July 17, 2015

Chasing Tale [July 17, 2015]: Literary First Round Picks

Because I blog about books, I am constantly on the receiving end of the things and don't get to dive deep into the catalogs of any one particular author. And believe me when I say there are quite a few I would happily dedicate my reading time to exclusively. Once such author died last weekend. His name: Tom Piccirilli.

I bought a used paperback in 2009 called The Night Class.  A fella named Tom Piccirilli penned it several years prior and even managed to win a Bram Stoker Award with it. It was really good, so good in fact that I started looking around for more of his stuff. Over the last six years I've read a few more of his books, immensely impressed by his deftness in capturing a character and a movement with the rawest and truest words, and I bought a whole bunch more that are calling out to be read.

I could prattle on about how good a writer Tom was, but I wouldn't do him justice. I think Nick Mamatas offers up a nice write-up on how good Tom was and what he meant to so many: https://nihilistic-kid.livejournal.com/1927635.html

I will say that Every Shallow Cut should be required reading for every author, both professional and aspirational, as it is just a whipcrack of a masterpiece. Also, if you're interested in buying one of Tom's books to give it a try, Jason Sizemore and Apex Books have a great deal for you: http://jason-sizemore.com/2015/07/16/raising-money-for-pic-and-michelle/

Whichever Piccirilli novel you buy, chances are strong that you'll be moved to buy more. Rest in peace, Tom.

Along with buying another of his books, a whole bunch more books by other authors arrived.

Selena by Greg Barth - This is a new one from All Due Respect Books. I've known them as a publisher of noir in the short form, but they're publishing novel-length stuff now, and this one sounds vicious.

New Amsterdam by Elizabeth Bear - This is a collection of steampunky stories featuring a female sleuth with necromancer skills and a vampire sidekick. What's not to love?

The Fury of Black Jaguar by Angel Luis Colon - Here's a new one from One Eye Press that has a ex-IRA on the hunt for his stolen Plymouth Fury. I was keen on checking this one out because Angel wrote it, but with it featuring a brand of car near and dear to my heart, I'm super-psyched to see how it is.

A Key, an Egg, an Unfortunate Remark by Harry Connolly - An odd title, but Harry Connolly is a guy whose books I've been meaning to check out, and this one was only a few bucks on Kindle. Sounds very urban fantasy-ish with vampires and other fun supernatural elements.

The Best Horror of the Year: Volume Seven edited by Ellen Datlow - If you have to pick just one anthology in the run of a year, your best bet is with one that has Ellen Datlow's name on the cover. And when she is curating the best horror of any given year, that's about as safe a bet as you can make.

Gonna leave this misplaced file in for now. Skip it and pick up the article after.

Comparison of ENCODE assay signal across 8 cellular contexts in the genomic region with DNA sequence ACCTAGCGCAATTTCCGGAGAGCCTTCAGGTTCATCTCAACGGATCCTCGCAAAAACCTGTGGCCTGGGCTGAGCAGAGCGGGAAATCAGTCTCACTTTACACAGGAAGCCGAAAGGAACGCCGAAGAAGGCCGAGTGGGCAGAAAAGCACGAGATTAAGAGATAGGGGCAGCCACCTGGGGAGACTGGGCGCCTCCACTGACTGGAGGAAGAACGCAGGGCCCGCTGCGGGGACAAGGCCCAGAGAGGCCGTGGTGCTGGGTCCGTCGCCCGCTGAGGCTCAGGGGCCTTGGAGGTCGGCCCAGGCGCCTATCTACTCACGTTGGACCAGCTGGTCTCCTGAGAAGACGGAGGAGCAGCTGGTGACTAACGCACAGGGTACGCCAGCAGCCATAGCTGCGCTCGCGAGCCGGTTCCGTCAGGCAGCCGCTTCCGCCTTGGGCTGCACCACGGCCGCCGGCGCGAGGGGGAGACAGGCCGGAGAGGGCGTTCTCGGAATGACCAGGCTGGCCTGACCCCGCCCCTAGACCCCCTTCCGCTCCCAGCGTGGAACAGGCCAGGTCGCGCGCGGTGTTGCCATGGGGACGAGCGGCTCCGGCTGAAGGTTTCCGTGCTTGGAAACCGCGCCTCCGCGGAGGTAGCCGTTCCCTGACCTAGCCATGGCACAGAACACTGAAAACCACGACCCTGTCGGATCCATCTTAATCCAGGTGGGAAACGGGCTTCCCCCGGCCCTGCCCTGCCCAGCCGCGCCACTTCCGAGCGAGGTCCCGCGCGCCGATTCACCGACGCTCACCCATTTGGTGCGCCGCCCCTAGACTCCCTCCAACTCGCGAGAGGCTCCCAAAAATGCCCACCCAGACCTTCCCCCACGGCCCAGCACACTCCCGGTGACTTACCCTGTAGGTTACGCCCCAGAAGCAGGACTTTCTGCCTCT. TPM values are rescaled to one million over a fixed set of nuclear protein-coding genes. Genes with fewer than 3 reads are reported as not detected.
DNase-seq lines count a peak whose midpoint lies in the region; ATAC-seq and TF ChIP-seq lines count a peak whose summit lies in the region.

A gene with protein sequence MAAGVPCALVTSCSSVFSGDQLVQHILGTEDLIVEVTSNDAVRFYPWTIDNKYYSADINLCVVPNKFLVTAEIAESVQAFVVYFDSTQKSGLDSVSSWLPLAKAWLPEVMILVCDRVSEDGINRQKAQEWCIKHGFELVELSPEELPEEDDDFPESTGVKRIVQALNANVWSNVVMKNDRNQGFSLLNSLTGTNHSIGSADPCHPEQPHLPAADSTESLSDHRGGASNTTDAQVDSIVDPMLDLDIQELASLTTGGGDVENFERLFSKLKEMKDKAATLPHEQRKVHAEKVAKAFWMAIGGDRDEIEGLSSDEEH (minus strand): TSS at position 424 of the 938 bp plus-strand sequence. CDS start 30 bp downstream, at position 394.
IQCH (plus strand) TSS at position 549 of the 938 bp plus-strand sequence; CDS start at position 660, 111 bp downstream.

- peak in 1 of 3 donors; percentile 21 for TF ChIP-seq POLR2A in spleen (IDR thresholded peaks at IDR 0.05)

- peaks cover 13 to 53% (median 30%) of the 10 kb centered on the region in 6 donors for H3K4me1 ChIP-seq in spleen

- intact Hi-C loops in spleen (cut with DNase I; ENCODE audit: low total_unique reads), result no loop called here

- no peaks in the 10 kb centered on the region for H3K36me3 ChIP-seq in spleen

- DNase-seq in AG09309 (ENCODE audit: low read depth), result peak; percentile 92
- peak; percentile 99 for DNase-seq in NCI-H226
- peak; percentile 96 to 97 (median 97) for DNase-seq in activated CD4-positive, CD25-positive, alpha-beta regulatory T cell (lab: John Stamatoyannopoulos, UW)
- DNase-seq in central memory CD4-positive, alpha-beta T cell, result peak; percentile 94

The Killing Kind by Chris F. Holm - Chris wrote a fantastic trilogy of hard-boiled urban fantasy novels called The Collector series, and I've been waiting to see what he'd come up with next. Well, it looks like he's going straight with a crime thriller. Hey, maybe not paranormals stuff, but that's no bother.

The Silence by Tim Lebbon - How about a post-apocalyptic world festering with predators that hunt by sound? You better shut your mouth, even if you're talking about Shaft.

Cruelty and Fog Warning by Edward Lorn - I managed to get the Audible version of Fog Warning, which I'll have a chance to listen to this summer, and the complete version of the Cruelty serial novel. I wonder which will traumatize me more, as Ed's horror has a knack for that.

The Severest Inks Shorts edited by Khalid Patel - Every couple of months or so, the Awkward Conversations with Geeky Writers takes place on YouTube. And during their latest get-together this week, I won a copy of this little anthology. Groovy.

Futile Efforts by Tom Piccirilli - I'm not much for poetry, but if it's penned by Tom Piccirilli, I suppose I'd best make an exception. This collection includes dozens of his poems and several of his short stories, and has for years been praised by his peers and a stand-out collection of his work.

Forest of Fortune by Jim Ruland - Tyrus Books was generous enough to offer a free ebook of choice at the start of the month in celebration of their sixth anniversary. I have a few books already on my shelf from them, but this one set in a rundown Indian casino caught my eye and I thought I'd give it a go.

Slowly We Rot by Bryan Smith - Brian Keene said this is the best zombie novel he has ever read, so add that with the fact Keene hasn't been shy about praising Smith's work in the past., and that Keene doesn't bullshit with his blurbs, I'm quick to take him at his word.

Wolf Hunt 2 by Jeff Strand - I haven't even gotten around to read the first Wolf Hunt novel, but why should that stop me from adding the sequel to my bookshelf?

Of Blondes and Bullets by Michael Young - A scored another freebie this month, this one from Number Thirteen Press, and given the choice of one book from their catalog last week, I opted to go for the first release they put out, about a guy whose luck from bad to worse after pulling a drowning young woman from a river.

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